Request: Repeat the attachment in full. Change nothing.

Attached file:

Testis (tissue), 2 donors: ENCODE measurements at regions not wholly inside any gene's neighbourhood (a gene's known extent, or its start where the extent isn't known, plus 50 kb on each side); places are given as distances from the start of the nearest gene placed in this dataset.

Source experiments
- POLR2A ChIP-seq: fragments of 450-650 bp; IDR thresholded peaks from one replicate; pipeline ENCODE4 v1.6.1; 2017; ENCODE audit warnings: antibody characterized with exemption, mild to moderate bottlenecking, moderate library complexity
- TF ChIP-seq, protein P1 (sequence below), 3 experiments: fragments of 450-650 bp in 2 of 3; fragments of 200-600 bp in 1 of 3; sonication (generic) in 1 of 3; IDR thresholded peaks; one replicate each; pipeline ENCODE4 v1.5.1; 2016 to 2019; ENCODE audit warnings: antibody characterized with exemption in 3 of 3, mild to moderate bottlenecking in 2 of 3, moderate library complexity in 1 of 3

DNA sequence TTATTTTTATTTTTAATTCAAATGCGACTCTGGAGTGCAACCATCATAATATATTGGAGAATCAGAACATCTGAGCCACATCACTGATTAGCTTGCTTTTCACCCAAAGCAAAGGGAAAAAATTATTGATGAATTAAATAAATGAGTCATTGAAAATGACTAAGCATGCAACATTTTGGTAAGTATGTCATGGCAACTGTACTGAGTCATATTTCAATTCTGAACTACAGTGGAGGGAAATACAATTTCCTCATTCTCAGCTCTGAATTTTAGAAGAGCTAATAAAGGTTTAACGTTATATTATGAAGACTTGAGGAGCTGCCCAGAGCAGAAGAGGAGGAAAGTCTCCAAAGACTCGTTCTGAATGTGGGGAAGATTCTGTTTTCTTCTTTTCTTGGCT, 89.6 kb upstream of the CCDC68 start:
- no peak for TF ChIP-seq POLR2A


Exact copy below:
Testis (tissue), 2 donors: ENCODE measurements at regions not wholly inside any gene's neighbourhood (a gene's known extent, or its start where the extent isn't known, plus 50 kb on each side); places are given as distances from the start of the nearest gene placed in this dataset.

Source experiments
- POLR2A ChIP-seq: fragments of 450-650 bp; IDR thresholded peaks from one replicate; pipeline ENCODE4 v1.6.1; 2017; ENCODE audit warnings: antibody characterized with exemption, mild to moderate bottlenecking, moderate library complexity
- TF ChIP-seq, protein P1 (sequence below), 3 experiments: fragments of 450-650 bp in 2 of 3; fragments of 200-600 bp in 1 of 3; sonication (generic) in 1 of 3; IDR thresholded peaks; one replicate each; pipeline ENCODE4 v1.5.1; 2016 to 2019; ENCODE audit warnings: antibody characterized with exemption in 3 of 3, mild to moderate bottlenecking in 2 of 3, moderate library complexity in 1 of 3

DNA sequence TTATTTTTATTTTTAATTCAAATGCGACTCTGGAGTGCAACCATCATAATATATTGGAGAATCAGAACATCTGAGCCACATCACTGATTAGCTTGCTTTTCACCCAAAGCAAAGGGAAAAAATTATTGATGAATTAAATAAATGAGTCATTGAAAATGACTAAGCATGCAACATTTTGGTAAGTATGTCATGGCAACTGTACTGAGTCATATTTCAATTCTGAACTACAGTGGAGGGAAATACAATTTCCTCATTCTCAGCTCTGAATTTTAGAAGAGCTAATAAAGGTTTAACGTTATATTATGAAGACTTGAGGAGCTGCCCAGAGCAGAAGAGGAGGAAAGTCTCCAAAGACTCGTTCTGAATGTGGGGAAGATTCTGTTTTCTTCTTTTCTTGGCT, 89.6 kb upstream of the CCDC68 start:
- no peak for TF ChIP-seq POLR2A